The top 15 stocks based on my ranking methodology are below and displayed in order of their overall ranking (figures are December month-end):

Name Symbol Yield Payout P/E 3-yr
Helmerich & Payne Inc. HP 4.08 42.64 10.45 116.13
Chevron Corp. CVX 3.82 39.41 10.33 10.86
ExxonMobil Corp. XOM 2.99 34.72 11.63 13.43
Old Republic International ORI 4.99 47.40 9.50 1.41
AT&T Inc. T 5.60 57.67 10.30 2.27
Eagle Financial Services EFSI 3.43 41.88 12.20 2.26
Tompkins Financial Corp. TMP 3.04 46.67 15.36 4.99
McDonald’s Corp. MCD 3.63 66.80 18.41 9.04
AFLAC Inc. AFL 2.55 24.45 9.58 6.36
Community Trust Banc. CTBI 3.28 47.43 14.47 1.60
Consolidated Edison ED 3.82 59.57 15.61 1.64
Questar Corp. STR 3.01 57.58 19.15 6.55
Cincinnati Financial CINF 3.40 60.48 17.81 2.78
Johnson & Johnson JNJ 2.68 46.36 17.31 7.05
Mercury General Corp. MCY 4.36 63.33 14.53 0.72
Eaton Vance Corp. EV 2.44 39.53 16.18 7.62

As previously stated EFSI is not purchased due to its low liquidity.

For January the portfolio is selling First Financial (THFF) for a gain of 4.02% and original purchase date of 7/7/2014.  The proceeds will be used to purchase AFLAC (AFL).

The current portfolio is below:


Position Initial Purchase Date Percentage Gain/Loss Excluding Dividends Current Allocation
CVX 12/6/2012 0.14% 7.92%
MCD 1/3/2014 -3.45% 8.25%
ORI 4/4/2014 -12.15% 8.65%
MCY 9/5/2014 10.31% 10.51%
TMP 8/6/2014 14.51% 11.58%
CTBI 5/5/2014 -5.09% 12.55%
XOM 4/5/2013 3.47% 9.57%
HP 10/6/2014 -32.87% 7.67%
T 3/6/2014 3.28% 11.74%
AFL 1/9/2015 0.00% 11.50%
More on this topic (What's this?)
7 Years Dividend Growth Investor
Best Dividend Investing Articles of 2014
Read more on Dividend Investing at Wikinvest


Below is my reading list for this week:

From Meb Faber: My Portfolio for 2015, Cloning the Largest Hedge Fund in the World: Bridgewater’s All Weather, How did CAPE do in 2014?

From Swedroe: How To Think About Bear Markets

Why the ‘Sucky Strategy’ may be the Holy Grail of investing – MarketWatch

From Alpha Architect: The 2014 Value Stock Research Recap, The 2014 Asset Allocation Research Recap, The Hated. The Feared. The Amazing. The US Treasury Bond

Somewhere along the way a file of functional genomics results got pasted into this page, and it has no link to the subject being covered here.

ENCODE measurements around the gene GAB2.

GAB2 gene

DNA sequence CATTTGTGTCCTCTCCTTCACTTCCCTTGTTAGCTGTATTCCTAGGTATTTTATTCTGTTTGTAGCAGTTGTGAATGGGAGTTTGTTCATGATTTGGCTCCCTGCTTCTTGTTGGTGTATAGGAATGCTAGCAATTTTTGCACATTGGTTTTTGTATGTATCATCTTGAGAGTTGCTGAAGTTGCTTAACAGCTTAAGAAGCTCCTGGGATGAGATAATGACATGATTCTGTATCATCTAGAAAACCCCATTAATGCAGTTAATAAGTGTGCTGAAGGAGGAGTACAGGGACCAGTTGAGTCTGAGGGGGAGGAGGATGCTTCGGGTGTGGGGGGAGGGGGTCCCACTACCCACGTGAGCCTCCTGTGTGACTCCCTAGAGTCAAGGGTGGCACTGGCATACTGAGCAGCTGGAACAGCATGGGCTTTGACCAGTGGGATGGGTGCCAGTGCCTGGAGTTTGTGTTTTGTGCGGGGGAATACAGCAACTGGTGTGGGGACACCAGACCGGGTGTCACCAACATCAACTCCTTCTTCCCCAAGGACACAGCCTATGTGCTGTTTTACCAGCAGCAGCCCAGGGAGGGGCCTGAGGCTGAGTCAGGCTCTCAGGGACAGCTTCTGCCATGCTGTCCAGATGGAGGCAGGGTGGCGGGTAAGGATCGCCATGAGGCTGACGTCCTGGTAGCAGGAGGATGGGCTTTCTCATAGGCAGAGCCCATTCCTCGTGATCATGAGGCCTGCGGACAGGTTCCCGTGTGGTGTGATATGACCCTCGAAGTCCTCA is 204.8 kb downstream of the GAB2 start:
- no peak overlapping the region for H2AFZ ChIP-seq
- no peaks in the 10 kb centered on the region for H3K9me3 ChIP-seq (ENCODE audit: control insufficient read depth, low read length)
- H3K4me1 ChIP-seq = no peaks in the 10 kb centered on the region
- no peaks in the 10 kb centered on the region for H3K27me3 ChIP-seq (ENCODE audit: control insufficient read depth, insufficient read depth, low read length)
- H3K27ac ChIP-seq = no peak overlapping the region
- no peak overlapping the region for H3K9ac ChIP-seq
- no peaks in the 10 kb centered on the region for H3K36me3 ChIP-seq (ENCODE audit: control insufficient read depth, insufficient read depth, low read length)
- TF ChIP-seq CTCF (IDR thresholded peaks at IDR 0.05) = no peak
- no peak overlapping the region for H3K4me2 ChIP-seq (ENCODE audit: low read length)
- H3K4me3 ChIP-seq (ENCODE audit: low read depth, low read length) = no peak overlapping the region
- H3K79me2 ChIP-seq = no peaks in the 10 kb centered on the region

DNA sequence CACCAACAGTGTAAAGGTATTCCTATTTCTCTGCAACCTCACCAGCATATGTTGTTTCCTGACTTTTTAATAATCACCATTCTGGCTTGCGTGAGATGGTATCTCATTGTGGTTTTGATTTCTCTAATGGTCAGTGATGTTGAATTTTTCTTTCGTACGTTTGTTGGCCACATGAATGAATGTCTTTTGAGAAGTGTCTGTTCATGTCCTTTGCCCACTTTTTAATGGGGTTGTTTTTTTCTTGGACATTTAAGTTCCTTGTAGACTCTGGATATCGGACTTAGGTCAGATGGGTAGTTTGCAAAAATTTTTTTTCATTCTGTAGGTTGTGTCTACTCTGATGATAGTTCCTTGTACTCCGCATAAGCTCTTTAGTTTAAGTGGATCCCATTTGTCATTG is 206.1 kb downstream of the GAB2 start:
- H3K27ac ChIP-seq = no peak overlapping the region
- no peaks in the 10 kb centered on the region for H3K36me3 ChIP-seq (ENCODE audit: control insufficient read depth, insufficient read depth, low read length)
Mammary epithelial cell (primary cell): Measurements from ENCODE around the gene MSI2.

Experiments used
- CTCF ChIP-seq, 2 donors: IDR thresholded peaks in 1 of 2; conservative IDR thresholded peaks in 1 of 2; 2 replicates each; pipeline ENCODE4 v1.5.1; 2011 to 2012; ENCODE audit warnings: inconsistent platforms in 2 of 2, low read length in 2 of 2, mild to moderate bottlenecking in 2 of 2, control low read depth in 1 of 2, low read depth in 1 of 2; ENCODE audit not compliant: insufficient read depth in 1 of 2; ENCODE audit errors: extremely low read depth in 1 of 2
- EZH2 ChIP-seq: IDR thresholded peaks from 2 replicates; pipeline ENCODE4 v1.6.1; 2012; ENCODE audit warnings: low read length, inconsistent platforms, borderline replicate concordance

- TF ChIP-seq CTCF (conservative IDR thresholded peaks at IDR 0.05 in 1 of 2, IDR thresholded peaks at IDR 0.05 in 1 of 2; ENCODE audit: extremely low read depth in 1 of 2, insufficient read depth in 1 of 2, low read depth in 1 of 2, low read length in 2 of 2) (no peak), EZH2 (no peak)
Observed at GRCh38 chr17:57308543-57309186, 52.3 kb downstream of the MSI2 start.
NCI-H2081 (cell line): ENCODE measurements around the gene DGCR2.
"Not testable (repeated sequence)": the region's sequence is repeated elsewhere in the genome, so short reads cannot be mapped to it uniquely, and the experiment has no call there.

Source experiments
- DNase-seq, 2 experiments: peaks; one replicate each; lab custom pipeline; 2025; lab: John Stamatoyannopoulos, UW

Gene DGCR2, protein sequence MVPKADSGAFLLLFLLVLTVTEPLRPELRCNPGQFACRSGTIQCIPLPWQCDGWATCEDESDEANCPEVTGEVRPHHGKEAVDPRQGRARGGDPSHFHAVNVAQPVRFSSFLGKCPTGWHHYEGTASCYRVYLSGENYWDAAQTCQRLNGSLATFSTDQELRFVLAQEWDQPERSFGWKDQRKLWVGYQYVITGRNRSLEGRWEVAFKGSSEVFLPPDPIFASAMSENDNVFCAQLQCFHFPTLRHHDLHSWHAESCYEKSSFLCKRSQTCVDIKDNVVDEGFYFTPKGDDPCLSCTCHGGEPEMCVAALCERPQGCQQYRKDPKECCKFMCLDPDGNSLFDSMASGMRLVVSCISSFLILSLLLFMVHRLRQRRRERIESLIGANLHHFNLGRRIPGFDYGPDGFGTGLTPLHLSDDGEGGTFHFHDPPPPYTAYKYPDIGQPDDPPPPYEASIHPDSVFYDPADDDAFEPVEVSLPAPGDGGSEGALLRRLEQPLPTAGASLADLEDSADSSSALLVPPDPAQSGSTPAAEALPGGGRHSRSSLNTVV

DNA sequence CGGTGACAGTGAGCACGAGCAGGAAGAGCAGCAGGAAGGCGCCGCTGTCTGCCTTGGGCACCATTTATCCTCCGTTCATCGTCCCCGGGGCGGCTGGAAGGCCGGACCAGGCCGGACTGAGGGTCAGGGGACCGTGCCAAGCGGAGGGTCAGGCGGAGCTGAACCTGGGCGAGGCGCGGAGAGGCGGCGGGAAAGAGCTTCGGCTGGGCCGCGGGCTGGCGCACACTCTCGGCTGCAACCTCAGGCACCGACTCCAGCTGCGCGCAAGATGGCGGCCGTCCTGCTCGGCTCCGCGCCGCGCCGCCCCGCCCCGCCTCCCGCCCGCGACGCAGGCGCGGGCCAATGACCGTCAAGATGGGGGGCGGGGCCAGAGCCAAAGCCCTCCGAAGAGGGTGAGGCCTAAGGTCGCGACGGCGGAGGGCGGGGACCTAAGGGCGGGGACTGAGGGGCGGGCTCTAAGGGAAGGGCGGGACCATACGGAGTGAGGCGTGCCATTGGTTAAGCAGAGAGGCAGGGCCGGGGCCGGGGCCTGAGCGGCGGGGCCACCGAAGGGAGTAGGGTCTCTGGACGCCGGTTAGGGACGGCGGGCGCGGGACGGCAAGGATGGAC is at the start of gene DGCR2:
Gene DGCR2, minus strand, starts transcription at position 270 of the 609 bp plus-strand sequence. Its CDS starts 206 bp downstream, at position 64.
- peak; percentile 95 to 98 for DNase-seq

The 5 Best Things I wrote about in 2014 – Pragmatic Capitalism

2014 Portfolio Review – What Strategies Worked & Didn’t Work – Pragmatic Capitalism


More on this topic (What's this?)
2014 Hedge Fund Performance Report
2015 Investing Goals
Read more on Chung Hung Steel at Wikinvest

ETFREPLAY.COM Portfolio for January

The Portfolio holdings have been updated for January 2015.  I previously detailed here and here how an investor can use to screen for best performing ETFs based on momentum and volatility.

The portfolio begins with a static basket of 15 ETFs. These 15 ETFs are ranked by 6 month total returns (weighted 40%), 3 month total returns (weighted 30%), and 3 month price volatility (weighted 30%). The top 4 are purchased  at the beginning of each month. When a holding drops out of the top 5 ETFs it will be sold and replaced with the next highest ranked ETF.

Starting in 2015 the basket of 15 ETFs will be reduced to 14 in order to further simplify the strategy.  PowerShares DB Agricultural Commodities (DBA) has been removed. The 14 ETFs are listed below:

Symbol Name
RWX SPDR DJ International Real Estate
PCY PowerShares Emerging Mkts Bond
WIP SPDR Int’l Govt Infl-Protect Bond
HYG iShares iBoxx High-Yield Corp Bond
EEM iShares MSCI Emerging Markets
LQD iShares iBoxx Invest Grade Bond
TIP iShares Barclays TIPS
VTI Vanguard MSCI Total U.S. Stock Market
DBC PowerShares DB Commodity Index
GLD SPDR Gold Shares
TLT iShares Barclays Long-Term Trsry
SHY iShares Barclays 1-3 Year Treasry Bnd Fd


Bring Your Portfolio Into The 21st Century
Free Access – Special Report

In addition, ETFs must be ranked above the cash-like ETF SHY in order to be included in the portfolio, similar to the absolute momentum strategy I profiled here. This modification could help reduce drawdowns during periods of high volatility and/or negative market conditions (see 2008-2009), but it could also reduce total returns by allocating to cash in lieu of an asset class.

The top 4 ranked ETFs based on the 6/3/3 system as of 12/31/14 are below:

TLT iShares Barclays Long-Term Trsry
LQD iShares iBoxx Invest Grade Bond
SHY Barclays Low Duration Treasury


For January 50% of our current position in SHY will be sold and the proceeds used to purchase VNQ. The strategy continues to hold TLT, LQD, and a reduced position in SHY.

Beginning in 2014 we track both the 6/3/3 strategy (same system as 2013) as well as the pure momentum system, which will rank the same basket of 15 (now 14) ETFs based solely on 6 month price momentum. There is no cash filter in the pure momentum system, volatility ranking, or requirement to limit turnover – the top 4 ETFs based on price momentum will be purchased each month. The portfolio and rankings will be posted on the same spreadsheet as the 6/3/3 strategy.

The top 4 six month momentum ETFs are below:

6 month Momentum
TLT iShares Barclays Long-Term Trsry
VTI Vanguard Total U.S. Stock Market
LQD iShares iBoxx Invest Grade Bond


The 6 month momentum system maintains positions in TLT, VNQ, and VTI. PCY will be sold and the proceeds used to purchase LQD.

Below is a 2 year equity curve for the conservative strategy:

etfreplay conservative

Below is a 1 year equity curve for the aggressive strategy:

etfreplay aggressive

Ivy Portfolio Year End Update